rendering said protected resource active and enforcing said during-access conditions when said pre-conditions have been satisfied.
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18. A condition specification adapted to associate a condition with a protected resource to control the protected resource within a system for managing protected resources, said specification comprising:
a resource designation indicating the protected resource that the condition is associated with;
a state variable indicating a status of the resource with respect to the condition; and
a method specification indicating a manner by which the value of the state variable can be obtained form a device.
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 This application claims benefit from U.S. provisional application Ser. Nos. 60/331,623 filed on Nov. 20, 2001, 60/331,624 filed on Nov. 20, 2001, 60/331,625 filed on Nov. 20, 2001, 60/331,621 filed on Nov. 20, 2001, 60/296,113, filed on Jun. 7, 2001, 60/296,117 filed on Jun. 7, 2001, and 60/296,118 filed on Jun. 7, 2001, the disclosures of which are incorporated herein by reference. This application is a continuation-in-part of copending application Ser. No. 09/867,745 filed on May 31, 2001, the disclosures of which is also incorporated herein by reference.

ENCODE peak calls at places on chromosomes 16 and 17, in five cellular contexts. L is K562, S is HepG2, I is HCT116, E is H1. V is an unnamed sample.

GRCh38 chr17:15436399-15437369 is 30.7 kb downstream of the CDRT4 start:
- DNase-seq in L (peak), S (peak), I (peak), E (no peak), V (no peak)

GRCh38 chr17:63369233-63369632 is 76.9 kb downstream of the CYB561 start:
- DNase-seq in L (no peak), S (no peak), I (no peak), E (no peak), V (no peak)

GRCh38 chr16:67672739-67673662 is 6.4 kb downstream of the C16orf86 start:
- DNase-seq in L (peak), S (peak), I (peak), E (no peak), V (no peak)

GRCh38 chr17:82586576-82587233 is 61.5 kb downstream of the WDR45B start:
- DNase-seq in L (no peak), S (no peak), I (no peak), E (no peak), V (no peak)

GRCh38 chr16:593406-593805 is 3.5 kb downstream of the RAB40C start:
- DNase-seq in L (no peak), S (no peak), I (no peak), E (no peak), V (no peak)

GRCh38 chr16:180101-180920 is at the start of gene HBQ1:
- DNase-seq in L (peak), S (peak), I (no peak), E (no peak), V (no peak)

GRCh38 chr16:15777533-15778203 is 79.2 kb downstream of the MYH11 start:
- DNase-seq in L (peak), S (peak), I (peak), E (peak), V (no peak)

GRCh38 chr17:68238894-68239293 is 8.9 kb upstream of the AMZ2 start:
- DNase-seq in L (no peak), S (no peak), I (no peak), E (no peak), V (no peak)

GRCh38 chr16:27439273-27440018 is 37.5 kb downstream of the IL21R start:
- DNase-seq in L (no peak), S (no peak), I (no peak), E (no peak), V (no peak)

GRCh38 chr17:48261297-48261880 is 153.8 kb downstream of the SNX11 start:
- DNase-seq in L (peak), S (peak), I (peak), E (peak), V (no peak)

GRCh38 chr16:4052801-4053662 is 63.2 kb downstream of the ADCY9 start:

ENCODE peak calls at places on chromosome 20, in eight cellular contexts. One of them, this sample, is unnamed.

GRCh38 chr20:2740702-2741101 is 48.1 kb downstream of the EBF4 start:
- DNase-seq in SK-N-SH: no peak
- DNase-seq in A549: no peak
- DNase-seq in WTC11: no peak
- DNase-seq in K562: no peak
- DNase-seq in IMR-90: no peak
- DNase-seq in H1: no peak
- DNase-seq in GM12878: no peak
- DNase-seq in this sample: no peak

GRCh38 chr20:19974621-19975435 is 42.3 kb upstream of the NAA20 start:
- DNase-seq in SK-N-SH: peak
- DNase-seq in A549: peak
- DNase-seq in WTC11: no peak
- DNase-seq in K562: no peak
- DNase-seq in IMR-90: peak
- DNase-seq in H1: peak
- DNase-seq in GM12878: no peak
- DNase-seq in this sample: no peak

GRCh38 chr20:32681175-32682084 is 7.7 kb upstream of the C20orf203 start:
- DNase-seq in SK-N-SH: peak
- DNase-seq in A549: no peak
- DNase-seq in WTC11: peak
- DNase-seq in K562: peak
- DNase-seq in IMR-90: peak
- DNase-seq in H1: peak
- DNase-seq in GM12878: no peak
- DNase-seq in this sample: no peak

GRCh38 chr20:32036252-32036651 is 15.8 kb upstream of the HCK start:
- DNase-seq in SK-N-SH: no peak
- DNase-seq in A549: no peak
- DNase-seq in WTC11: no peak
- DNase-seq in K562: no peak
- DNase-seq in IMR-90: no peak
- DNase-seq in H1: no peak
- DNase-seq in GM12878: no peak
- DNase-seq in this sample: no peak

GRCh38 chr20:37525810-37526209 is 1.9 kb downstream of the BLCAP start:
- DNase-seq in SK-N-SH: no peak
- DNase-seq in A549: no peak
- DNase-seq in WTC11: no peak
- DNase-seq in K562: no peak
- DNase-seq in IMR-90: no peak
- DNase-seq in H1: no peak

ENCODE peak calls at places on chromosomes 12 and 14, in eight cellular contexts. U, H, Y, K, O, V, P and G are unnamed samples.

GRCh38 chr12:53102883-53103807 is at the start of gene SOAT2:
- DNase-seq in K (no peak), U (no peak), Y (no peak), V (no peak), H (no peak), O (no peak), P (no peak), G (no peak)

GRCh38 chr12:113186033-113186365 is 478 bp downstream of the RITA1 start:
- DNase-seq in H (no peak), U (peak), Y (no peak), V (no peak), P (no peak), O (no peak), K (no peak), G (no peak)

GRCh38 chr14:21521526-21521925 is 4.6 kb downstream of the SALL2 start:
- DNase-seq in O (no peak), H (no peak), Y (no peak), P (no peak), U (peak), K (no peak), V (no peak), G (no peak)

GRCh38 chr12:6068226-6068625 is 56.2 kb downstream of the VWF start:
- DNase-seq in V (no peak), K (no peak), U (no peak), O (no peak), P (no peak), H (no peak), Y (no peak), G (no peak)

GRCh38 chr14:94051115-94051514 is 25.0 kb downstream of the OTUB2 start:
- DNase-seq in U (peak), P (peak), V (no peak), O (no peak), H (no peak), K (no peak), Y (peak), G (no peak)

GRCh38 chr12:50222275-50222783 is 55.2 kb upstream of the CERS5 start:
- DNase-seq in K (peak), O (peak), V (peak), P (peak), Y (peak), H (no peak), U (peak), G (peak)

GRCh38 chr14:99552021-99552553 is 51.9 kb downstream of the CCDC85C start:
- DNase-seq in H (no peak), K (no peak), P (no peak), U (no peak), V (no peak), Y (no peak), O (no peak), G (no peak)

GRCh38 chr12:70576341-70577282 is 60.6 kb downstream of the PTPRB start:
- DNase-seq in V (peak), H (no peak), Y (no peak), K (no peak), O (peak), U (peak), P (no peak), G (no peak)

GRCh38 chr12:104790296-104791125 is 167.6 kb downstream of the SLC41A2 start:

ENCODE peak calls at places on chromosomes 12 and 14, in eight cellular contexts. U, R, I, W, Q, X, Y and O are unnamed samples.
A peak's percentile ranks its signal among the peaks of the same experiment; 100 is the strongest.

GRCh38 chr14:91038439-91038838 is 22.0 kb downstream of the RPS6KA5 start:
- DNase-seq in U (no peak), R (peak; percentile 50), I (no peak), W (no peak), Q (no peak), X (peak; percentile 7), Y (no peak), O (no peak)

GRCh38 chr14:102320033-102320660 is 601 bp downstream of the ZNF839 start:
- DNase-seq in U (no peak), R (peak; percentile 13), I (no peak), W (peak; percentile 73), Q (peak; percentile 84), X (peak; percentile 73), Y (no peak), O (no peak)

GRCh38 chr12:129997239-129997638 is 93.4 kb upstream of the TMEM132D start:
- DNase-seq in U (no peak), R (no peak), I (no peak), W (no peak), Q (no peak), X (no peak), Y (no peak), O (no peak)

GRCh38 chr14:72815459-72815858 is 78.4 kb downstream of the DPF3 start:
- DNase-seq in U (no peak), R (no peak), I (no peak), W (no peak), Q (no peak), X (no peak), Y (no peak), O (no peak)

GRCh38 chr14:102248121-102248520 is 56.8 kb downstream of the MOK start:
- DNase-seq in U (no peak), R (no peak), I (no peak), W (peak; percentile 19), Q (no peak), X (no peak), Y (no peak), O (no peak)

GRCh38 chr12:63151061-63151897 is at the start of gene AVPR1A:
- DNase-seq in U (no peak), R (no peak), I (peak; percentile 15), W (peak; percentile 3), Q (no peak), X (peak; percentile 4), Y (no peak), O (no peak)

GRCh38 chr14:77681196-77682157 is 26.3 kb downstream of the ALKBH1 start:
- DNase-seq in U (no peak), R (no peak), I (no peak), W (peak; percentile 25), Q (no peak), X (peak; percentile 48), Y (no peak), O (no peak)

A portion of the disclosure of this patent document contains material which is subject to copyright protection. The copyright owner has no objection to the facsimile reproduction by anyone of the patent document or the patent disclosure, as it appears in the Patent and Trademark Office patent file or records, but otherwise reserves all copyright rights whatsoever.